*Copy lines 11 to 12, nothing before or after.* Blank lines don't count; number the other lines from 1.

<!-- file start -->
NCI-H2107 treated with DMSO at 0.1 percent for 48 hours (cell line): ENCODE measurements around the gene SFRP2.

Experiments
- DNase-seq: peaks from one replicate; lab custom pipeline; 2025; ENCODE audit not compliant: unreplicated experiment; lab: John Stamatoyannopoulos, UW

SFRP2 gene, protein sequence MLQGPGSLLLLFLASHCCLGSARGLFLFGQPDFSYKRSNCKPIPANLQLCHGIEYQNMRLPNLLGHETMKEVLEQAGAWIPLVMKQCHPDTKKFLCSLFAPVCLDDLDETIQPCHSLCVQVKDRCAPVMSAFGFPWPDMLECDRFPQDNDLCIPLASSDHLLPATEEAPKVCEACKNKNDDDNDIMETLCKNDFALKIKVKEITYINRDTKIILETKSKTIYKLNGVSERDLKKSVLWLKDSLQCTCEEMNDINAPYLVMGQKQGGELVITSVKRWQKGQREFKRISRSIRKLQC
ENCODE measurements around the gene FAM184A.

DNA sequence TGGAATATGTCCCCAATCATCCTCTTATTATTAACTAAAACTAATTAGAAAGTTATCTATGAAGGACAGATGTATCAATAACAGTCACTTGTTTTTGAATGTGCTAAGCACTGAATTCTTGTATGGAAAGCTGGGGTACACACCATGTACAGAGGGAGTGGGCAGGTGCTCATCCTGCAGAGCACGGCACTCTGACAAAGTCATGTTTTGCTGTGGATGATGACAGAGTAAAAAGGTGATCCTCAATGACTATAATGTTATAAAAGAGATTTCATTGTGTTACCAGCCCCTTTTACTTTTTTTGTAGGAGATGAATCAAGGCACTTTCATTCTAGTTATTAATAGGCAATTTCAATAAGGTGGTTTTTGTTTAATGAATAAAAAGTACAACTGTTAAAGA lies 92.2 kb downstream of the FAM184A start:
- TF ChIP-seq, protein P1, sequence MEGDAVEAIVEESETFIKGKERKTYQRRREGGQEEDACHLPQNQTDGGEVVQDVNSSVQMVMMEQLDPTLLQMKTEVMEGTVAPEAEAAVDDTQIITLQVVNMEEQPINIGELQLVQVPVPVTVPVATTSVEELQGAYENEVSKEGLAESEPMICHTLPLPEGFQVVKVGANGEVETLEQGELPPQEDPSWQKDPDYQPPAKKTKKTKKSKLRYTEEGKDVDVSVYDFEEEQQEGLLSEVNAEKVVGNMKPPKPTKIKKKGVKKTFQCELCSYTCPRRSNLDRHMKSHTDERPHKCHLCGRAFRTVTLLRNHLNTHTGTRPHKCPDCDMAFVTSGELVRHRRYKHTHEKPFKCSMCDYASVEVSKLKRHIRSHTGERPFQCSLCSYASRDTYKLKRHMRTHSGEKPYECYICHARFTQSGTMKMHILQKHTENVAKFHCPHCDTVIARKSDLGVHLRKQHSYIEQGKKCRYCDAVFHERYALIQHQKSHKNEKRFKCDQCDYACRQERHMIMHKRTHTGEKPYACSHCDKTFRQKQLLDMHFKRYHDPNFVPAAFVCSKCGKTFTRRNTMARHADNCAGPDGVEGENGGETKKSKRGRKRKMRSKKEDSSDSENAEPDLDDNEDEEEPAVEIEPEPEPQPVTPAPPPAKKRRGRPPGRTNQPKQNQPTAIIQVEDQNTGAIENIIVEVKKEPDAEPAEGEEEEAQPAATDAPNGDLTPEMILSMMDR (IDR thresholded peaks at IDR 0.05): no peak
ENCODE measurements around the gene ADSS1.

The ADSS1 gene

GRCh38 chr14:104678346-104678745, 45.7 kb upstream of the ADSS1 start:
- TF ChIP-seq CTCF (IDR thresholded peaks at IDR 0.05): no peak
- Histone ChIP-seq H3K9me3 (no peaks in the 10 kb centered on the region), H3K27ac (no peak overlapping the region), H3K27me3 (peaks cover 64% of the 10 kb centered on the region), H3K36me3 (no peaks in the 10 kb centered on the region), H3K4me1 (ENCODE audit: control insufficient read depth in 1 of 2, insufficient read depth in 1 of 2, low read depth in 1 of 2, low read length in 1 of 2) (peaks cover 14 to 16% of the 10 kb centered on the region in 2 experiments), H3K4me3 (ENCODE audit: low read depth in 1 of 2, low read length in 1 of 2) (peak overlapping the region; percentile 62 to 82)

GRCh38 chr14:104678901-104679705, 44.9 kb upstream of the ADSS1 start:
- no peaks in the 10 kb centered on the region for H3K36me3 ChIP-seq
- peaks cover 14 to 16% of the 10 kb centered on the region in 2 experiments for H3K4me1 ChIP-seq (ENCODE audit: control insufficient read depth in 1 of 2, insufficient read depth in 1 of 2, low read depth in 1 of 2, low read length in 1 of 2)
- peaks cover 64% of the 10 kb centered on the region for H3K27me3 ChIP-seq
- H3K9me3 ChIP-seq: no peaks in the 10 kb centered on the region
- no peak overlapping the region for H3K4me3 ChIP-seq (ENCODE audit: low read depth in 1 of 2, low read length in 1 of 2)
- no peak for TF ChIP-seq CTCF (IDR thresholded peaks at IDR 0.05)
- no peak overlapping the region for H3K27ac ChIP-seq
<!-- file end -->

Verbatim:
- TF ChIP-seq CTCF (IDR thresholded peaks at IDR 0.05): no peak
- Histone ChIP-seq H3K9me3 (no peaks in the 10 kb centered on the region), H3K27ac (no peak overlapping the region), H3K27me3 (peaks cover 64% of the 10 kb centered on the region), H3K36me3 (no peaks in the 10 kb centered on the region), H3K4me1 (ENCODE audit: control insufficient read depth in 1 of 2, insufficient read depth in 1 of 2, low read depth in 1 of 2, low read length in 1 of 2) (peaks cover 14 to 16% of the 10 kb centered on the region in 2 experiments), H3K4me3 (ENCODE audit: low read depth in 1 of 2, low read length in 1 of 2) (peak overlapping the region; percentile 62 to 82)